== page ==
• 24.
    Andersson, Ninnie
    Luleå University of Technology, Department of Arts, Communication and Education, Music and dance.
    Classroom observations of formative assessment in dance2013In: Disruptions and eruptions as opportunities for transforming education: The 41st Annual Congress of the Nordic Educational Research Assosiation. Abstract book, Nordic educational research association, NERA , 2013, p. 251-Conference paper (Refereed)
    Abstract [en]

    This presentation mediates a study that is a part of a larger study about teacher’s assessment of dance knowledge in upper secondary schools in Sweden. The purpose of this specific part-study is to analyse and describe the phenomenon of assessing dance knowledge from a teachers’ perspective.Theoretical and methodology framework The study is based on phenomenological philosophy. A phenomenological way of thinking allows that human beings are inter-subjective linked with and within the world. According to this theory there are no distinguish between body and soul, but they form an entirety. According to Merleau-Ponty (2006) the only way to gain insight of the world is through human experience of it. A basic rule and the starting point for research within the philosophy of life-world-phenomenology is to turn towards the things themselves and to be adherent to the things. The tacit knowledge of dance can often be difficult to verbalize. To make visible the tacit knowledge of the phenomenon data is gathered in this sub-project through methods as observations that are documented using field notes, video documentation, teachers' notes and conversations with teachers about their reflections upon assessment of dance. The different methods will constitute a base for the analysis of the study and create the unity of purpose an opportunity to capture different perspectives of the phenomenon. The observations are taking place in three selected schools in the course Dance technique 1.The expected findings from this research are how dance teachers use assessment of dance knowledge in their teaching in the Swedish upper secondary school. From analysis of produced material from observations the study can show how teachers use formative assessment in classroom-teaching and grad conversations. To see how the teachers elucidates goals of the teaching, how teachers make achievements visible in relation to the goals of the course and how teachers make the students aware of how to increase achievements in the course.

  • 25.
    Andersson, Ninnie
    Luleå University of Technology, Department of Arts, Communication and Education, Music and dance.
    Communication and Shared Understanding of Assessment: A phenomenological study of assessment in Swedish upper secondary dance education2016Doctoral thesis, comprehensive summary (Other academic)
    Abstract [en]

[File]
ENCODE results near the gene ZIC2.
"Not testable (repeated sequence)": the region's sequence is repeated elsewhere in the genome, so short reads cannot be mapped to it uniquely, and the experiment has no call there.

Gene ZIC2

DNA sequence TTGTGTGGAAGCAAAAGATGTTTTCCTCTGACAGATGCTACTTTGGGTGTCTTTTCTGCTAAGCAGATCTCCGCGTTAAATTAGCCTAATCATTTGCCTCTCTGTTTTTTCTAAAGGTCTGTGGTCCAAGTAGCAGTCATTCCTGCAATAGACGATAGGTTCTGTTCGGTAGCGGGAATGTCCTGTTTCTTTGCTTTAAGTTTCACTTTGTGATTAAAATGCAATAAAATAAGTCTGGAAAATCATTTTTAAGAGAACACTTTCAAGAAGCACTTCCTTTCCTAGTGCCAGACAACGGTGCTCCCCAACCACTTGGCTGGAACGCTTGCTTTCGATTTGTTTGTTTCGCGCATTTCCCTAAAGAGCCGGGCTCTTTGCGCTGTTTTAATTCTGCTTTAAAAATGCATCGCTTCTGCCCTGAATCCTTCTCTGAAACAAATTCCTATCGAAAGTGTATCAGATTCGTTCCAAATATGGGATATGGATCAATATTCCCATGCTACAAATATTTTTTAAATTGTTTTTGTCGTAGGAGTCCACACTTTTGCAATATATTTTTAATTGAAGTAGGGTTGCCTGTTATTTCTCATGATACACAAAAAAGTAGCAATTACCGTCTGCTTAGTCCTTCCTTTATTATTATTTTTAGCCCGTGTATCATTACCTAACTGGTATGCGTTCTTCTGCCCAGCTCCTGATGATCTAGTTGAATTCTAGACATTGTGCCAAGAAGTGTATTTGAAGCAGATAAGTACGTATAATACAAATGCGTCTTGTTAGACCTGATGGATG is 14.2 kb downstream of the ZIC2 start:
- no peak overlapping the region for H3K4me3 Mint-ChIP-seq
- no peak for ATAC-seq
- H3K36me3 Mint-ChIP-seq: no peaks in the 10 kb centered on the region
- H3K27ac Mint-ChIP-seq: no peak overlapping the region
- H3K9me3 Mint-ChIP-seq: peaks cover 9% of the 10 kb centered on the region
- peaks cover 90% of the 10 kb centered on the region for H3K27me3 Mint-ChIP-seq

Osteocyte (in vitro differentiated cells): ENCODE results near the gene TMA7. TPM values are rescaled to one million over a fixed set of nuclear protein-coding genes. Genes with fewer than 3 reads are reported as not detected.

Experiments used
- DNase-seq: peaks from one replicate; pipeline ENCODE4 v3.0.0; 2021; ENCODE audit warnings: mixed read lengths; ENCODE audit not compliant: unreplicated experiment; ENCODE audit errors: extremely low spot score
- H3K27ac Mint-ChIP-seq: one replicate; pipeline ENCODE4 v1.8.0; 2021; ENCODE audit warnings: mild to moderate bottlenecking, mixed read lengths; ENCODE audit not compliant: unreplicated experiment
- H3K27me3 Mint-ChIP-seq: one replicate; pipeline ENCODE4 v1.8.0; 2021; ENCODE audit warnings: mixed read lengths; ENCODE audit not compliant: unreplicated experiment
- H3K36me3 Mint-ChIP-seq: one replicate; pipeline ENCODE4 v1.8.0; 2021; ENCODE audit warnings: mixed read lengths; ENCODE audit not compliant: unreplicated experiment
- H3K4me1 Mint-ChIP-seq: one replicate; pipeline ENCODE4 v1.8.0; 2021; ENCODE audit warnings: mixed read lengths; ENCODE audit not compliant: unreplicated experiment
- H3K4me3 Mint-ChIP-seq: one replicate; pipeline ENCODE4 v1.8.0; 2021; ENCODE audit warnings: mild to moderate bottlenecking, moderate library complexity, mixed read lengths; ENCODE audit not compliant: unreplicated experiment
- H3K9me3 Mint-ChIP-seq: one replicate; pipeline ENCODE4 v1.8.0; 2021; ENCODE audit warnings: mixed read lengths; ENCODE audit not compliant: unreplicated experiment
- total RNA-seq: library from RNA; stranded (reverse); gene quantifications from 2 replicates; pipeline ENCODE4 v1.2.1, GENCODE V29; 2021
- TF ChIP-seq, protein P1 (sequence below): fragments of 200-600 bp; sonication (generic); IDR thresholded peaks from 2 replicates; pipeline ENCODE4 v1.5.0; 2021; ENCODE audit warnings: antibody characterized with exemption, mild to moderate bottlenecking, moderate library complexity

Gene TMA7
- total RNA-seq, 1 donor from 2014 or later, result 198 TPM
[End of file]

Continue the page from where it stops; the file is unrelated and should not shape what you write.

The aim of this study is to describe and explore the phenomenon of assessment in dance education within the Swedish upper secondary schools’ dance orientation. The phenomenon was researched based on teachers’ experiences of assessment in dance education and formulations in the syllabi for upper secondary school. Life-world phenomenology constituted a base for the study. The methods used in the investigation were document analysis, observations, teachers’ written and verbal reflections and interviews. Documentation of observations was made through field notes, video recordings and sound recordings. The generated material was analysed based on Spiegelberg’s (1960) seven stages of phenomenological analysis. Syllabi from Lpf94 and Gy11 were researched to describe and analyse in what ways dance knowledge becomes visible. In total, five teachers and three schools were involved in the study. Within the framework of the course Dance technique 1, observations of dance education in ballet, contemporary- and jazz dance were made as well as of ten grade conferences. The teachers read the field notes and were able to change formulations in case something was misunderstood or it needed to be commented on in the form of teachers’ written or verbal reflections. Interviews with four of the observed teachers were made and the conversations related to what appeared in the observations. Comprehension of teachers’ experiences resulted in a description of the phenomenon and answers to the research questions. The study is communicated through four intertwined papers. The result reveals various conditions for assessment in dance education. Two themes appeared in the overall findings of the study, namely: The design of the assessment practice and Communication within the assessment practice. The syllabi appeared as one condition among others for dance education in upper secondary school including views of dance knowledge that appeared through analysis of the syllabi. In the assessment practice, it was seen that teachers’ conduct of assessment involved conditions for formative assessment to emerge. Conditions in order for communicated assessment to become meaningful for the students also emerged, including shared understanding. The teachers expressed various conditions for the assessment practice to became visible, namely the students’ participation, their own actions, as well as the overall school context. The study contributes to the dance educational research field through making teachers’ experiences of assessment in Swedish dance education visible. The thesis discusses dance teachers’ various approaches to syllabi, how the teachers’ conceptions of quality influence the assessment practice, and finally the importance of shared understanding of communicated assessment is emphasised. Furthermore, collegiate discussions are brought to the attention as a way to improve and reflect upon assessment.Keywords: upper secondary school, dance education, assessment, life-world phenomenology